Earlier this year, I volunteered to go on a month-long work detail to Afghanistan. I volunteered because the Secretary of Agriculture and the Chief of USDA’s Natural Resources Conservation Service put out a call for a job I knew I could do, but I had no idea what to expect.
As it turned out, providing the Afghan people with knowledge related to agricultural policy, strategy, science and technology was a rewarding experience that I found profoundly meaningful. The trip made me acutely aware of the challenges our soldiers and Federal employees must overcome daily—sometimes for years at a time and often voluntarily.
My task was to help prepare the General Directorate for Natural Resources, in the Ministry of Irrigation, Agriculture, and Livestock, for the International Conference on Afghanistan, known as the Kabul Conference, in July 2010. At the conference, each ministry presented to donor countries practical, feasible plans for developing the country with Afghan resources, talent and ideas.
Right now Afghanistan has a subsistence agricultural economy—people basically grow only enough to feed themselves—but in the long run, for the economy to grow, crops other than poppy will have to be grown at greater efficiency and economies of scale so that farmers can sell them. But how do the Afghans get there?
Flying into Kabul, I was struck by how much the color brown dominated the landscape; desertification was rampant. The few roads, brown and unpaved, led off in one direction without intersecting. The mountains in the distance were brown. And everywhere, I saw dry brown riverbeds. The vista was telling.
Secretary of Agriculture Tom Vilsack had asked me to help the Afghanistan government come up with a plan for conserving and protecting the country’s natural resources. Now, you have to understand that 80 percent of the land in Afghanistan is government-owned, but cultivated or grazed by tribal Afghans. Any plan the government comes up with will affect the lives of most of the country’s people daily.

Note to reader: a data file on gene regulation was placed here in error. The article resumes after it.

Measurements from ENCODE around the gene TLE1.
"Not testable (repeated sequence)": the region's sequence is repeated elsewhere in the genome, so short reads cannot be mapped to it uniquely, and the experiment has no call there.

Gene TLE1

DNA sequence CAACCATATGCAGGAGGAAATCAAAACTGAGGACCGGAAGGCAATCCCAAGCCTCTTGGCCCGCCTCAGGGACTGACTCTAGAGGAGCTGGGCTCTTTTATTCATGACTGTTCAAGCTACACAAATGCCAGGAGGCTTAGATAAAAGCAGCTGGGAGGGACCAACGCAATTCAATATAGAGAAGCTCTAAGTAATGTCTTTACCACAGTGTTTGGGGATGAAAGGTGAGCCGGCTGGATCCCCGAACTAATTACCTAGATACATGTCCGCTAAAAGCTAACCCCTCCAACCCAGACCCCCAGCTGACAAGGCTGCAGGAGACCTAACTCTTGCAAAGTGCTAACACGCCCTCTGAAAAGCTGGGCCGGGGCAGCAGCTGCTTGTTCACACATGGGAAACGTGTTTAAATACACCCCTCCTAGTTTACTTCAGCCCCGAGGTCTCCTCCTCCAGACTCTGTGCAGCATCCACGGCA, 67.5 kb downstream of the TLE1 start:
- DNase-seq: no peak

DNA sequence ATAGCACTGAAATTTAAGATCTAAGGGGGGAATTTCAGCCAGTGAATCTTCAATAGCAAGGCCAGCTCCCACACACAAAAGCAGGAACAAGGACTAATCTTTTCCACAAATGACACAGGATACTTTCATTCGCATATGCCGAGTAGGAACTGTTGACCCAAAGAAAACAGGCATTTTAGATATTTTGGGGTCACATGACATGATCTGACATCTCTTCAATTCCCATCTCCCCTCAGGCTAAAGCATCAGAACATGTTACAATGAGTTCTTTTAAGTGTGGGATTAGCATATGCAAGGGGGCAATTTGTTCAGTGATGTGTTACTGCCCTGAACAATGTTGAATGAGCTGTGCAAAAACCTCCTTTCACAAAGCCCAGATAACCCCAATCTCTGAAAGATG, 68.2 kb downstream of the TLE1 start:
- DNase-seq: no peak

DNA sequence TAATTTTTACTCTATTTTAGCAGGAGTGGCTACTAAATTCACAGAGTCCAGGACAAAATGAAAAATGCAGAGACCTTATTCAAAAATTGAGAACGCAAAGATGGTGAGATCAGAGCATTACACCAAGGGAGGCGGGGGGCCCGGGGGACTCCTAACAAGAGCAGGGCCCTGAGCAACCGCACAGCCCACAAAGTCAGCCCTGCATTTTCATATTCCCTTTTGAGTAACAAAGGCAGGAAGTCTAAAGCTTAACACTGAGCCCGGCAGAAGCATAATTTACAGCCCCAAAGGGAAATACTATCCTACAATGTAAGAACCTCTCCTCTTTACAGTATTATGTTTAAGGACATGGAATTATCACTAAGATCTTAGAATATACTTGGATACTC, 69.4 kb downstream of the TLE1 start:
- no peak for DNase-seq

I worked with NRCS Natural Resources Specialist Bruce Dubee to help the Minister of Irrigation, Agriculture and Livestock and his senior staff generate a vision for the next 20 years, and strategies to help them realize that vision.
Within the Ministry, the General Directorate for Natural Resources has three divisions: Rangeland, Forestland and Protected Areas. Rangeland is where livestock, primarily sheep and goats, graze. Forestland in Afghanistan is mostly orchards of nut and fruit trees in the south and middle of the country and some woodlands in the North. And Protected Areas—well, after more than thirty years of war, the country has some strides to make in this area.
My role was simple. Basically, every day Bruce and I met for much of the day with the Minister and his senior staff. Using white boards and large tear-off pads that we had brought, we facilitated brainstorming sessions with these men.
We asked them to dream aloud about what they’d like their country to look like. What land they considered the highest short-term priority. What land they felt needed to be protected first.
We met with all three divisions of the Directorate together and separately to create a coherent vision for the land in Afghanistan. The Rangeland Division set as its first priority protecting the areas that are currently in fair condition from desertification. The Forestland Division decided to protect woodlands that were being cut for wood. And the Protected Areas Division’s strategy was to initially create six park areas from a list of fourteen, setting policies on appropriate use for these areas.
These are just the first steps. The Ministry of Irrigation, Agriculture and Livestock’s employees still need to establish baselines so they can measure progress. They need to conduct a nationwide soil survey to help create best practices for the land. They need a natural resources inventory so they have a record of the ecosystems and wildlife in their country. They must conduct a forest survey so they know how many acres of this land exist, and how many are being destroyed every year.
There is still so much work to be done in Afghanistan. But we’re helping the Afghan people do it. One on one, our employees are helping farmers, herders, and other Afghans slowly improve their quality of life and protect their land.
My trip is only part of the story of Afghanistan. There are many NRCS employees and many employees from other USDA agencies working in the provinces and districts every day to help the Afghans help themselves. These employees are making the difference in this country one by one, day by day.